UNIVERSITY PARK, Pa. -- Watermelons, cantaloupes and other melons take months to grow, but patient and careful gardeners can produce superb crops, says a gardening expert in Penn State's College of Agricultural Sciences.
"Although there are a few areas in the state where growing seasons are too short, most gardeners can grow watermelons and muskmelons," says Peter Ferretti, professor of vegetable crops. "However, most Pennsylvania gardeners shouldn't try to grow Crenshaw or casaba melons, which are semi-tropical melons that require growing seasons with higher temperatures."
Ferretti recommends growing melons either from starter plants purchased at a reputable nursery or garden center, or indoors from seed started 19 to 25 days before they are needed for planting in the garden. Soil temperatures should be very warm. "Gardeners should plant around May 31 in central Pennsylvania," Ferretti says.
"Use pots made from peat moss, so you don't have to disturb the roots when planting," Ferretti says. "All you have to do is break the bottom corners of the pot, and the roots will spread out."
Because melon plants are vine-like, Ferretti advises spacing the plants well apart. "If you are planting in rows, plants should be every 2 feet apart in the row, allowing 6 to 8 feet between rows," he says.
Depending on the variety, melons will take from 75 to 90 days to develop. Each plant should produce three to five melons before frosts kill the plant in the fall. "This is not a crop for the impatient gardener," Ferretti says. "They take a long time to grow, and there's a small window of time in which to enjoy eating them."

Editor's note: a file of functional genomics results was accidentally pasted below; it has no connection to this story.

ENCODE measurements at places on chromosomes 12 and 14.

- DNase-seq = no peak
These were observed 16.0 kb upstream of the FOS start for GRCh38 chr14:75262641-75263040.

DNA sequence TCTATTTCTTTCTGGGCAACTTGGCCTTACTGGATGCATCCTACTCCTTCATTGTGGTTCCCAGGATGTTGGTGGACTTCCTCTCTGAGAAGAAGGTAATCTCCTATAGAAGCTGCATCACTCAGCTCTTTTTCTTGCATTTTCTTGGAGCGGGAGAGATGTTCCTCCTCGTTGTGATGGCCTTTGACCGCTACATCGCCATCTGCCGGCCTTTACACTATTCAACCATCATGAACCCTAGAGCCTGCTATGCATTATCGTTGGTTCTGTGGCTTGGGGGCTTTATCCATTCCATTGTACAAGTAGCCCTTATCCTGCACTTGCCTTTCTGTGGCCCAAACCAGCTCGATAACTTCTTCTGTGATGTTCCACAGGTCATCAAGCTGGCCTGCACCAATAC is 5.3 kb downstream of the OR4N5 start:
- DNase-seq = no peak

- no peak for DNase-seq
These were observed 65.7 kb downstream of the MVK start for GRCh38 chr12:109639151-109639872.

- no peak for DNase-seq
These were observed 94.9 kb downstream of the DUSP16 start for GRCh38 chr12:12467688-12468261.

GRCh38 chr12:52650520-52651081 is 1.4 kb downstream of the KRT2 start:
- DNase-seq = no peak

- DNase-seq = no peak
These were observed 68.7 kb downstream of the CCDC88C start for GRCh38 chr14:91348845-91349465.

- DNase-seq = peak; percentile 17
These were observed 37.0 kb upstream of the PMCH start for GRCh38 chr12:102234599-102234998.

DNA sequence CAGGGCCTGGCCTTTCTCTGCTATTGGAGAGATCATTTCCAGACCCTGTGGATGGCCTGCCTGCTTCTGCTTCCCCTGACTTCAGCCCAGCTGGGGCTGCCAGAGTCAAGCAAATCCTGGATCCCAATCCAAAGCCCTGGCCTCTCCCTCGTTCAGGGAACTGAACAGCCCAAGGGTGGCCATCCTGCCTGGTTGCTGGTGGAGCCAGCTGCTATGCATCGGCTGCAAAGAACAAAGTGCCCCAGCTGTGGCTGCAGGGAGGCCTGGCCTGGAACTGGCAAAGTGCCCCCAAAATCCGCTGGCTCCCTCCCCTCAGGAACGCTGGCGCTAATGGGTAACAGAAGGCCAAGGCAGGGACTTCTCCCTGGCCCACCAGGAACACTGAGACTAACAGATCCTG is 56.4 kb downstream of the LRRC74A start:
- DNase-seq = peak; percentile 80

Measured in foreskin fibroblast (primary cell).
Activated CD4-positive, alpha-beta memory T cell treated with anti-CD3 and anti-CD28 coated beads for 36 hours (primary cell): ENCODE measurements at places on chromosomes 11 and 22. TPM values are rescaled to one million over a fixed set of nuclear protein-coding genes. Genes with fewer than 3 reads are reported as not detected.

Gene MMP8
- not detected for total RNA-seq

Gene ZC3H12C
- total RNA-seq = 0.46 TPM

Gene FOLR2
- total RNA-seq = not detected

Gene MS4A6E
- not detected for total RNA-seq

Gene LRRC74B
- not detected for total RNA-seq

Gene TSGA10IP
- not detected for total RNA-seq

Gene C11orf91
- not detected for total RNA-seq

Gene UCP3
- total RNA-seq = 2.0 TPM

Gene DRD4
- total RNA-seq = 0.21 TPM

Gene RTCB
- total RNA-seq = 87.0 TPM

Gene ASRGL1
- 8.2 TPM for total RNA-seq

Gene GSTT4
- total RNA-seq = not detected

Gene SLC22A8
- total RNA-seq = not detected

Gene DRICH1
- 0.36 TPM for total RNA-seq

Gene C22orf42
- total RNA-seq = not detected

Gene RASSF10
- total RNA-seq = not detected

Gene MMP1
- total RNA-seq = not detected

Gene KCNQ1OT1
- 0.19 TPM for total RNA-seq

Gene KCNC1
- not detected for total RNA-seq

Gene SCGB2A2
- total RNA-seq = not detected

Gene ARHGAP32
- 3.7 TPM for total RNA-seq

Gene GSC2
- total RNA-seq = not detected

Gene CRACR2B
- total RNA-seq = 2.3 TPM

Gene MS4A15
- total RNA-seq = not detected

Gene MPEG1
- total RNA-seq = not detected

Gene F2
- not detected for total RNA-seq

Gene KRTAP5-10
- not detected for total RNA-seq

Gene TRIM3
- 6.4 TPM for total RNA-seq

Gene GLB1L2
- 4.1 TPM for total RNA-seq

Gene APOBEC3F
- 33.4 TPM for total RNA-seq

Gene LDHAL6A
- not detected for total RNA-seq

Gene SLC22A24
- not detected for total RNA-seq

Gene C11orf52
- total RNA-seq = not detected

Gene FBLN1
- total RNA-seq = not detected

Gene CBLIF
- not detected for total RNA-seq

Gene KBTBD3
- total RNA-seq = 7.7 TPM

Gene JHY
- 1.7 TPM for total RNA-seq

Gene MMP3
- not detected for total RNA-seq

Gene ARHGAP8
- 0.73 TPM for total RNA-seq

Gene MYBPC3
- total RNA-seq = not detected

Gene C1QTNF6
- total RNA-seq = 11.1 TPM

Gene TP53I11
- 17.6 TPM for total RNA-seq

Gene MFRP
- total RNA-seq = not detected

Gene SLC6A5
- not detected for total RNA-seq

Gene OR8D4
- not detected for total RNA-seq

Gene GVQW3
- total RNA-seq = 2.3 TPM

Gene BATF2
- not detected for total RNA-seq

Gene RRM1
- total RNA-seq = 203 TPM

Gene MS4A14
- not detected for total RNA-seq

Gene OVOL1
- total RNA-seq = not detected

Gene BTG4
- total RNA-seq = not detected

Ferretti says melons require only moderate fertilizer, noting that gardeners should not add too much nitrogen to the crop. "Too much nitrogen delays fruit set and therefore fruit maturity and yield. It also increases the chance for leaf diseases. If too many leaves are diseased, not enough sugar will be produced, and the melons will taste like cucumbers," he says.
Melon plants have several insect pests to watch out for:
--Flea beetle. These insects will attack the plant as a seedling only.
--Spotted or striped cucumber beetles or corn earworm beetle. These pests can ruin a crop by eating large amounts of foliage. More important, however, is their role as a carrier of Bacterial Wilt. "As the bacteria build up in the plant's water transportation system, the plant's ability to absorb water is cut off, and the plant suddenly wilts overnight," Ferretti says. "It takes some time for the bacteria to accumulate, so the plant wilts just about the time it's ready to bear fruit."
Ferretti says beetles can ravage plants in just one night, so he recommends using a cover over young plants at night or spraying as soon as the seedlings are planted. The best insecticides are Marlate (methoxychlor), or Sevin and Malathion. He also says a general fungicide will eliminate fungal diseases in a small home garden.
Proper harvesting methods vary by melon variety:
--Muskmelons (cantaloupes). "When they're perfectly ripe, a soft tug should break or slip the fruit off the vine," Ferretti says.
--Honeydew. These melons have a smoother rind, which ripens from green to a yellow or creamy color, Ferretti says. When the color has completely changed, remove the melon by cutting from the vine. Some newer varieties can be picked by slipping the fruit from the vine.
--Watermelons. When the spot where the watermelon makes contact with the soil turns light yellow, the melon is ripe. Another accurate method to determine ripeness concerns a pigtailed tendril of growth near the stem of the watermelon. "If the tendril is brown or dried out, the watermelon is ripe," Ferretti says. "Watermelons should be removed from the vine with a knife or pruning shears."
EDITORS: For more information, contact Peter Ferretti at 814-863-2313.
Contacts: John Wall email@example.com 814-863-2719 814-865-1068 fax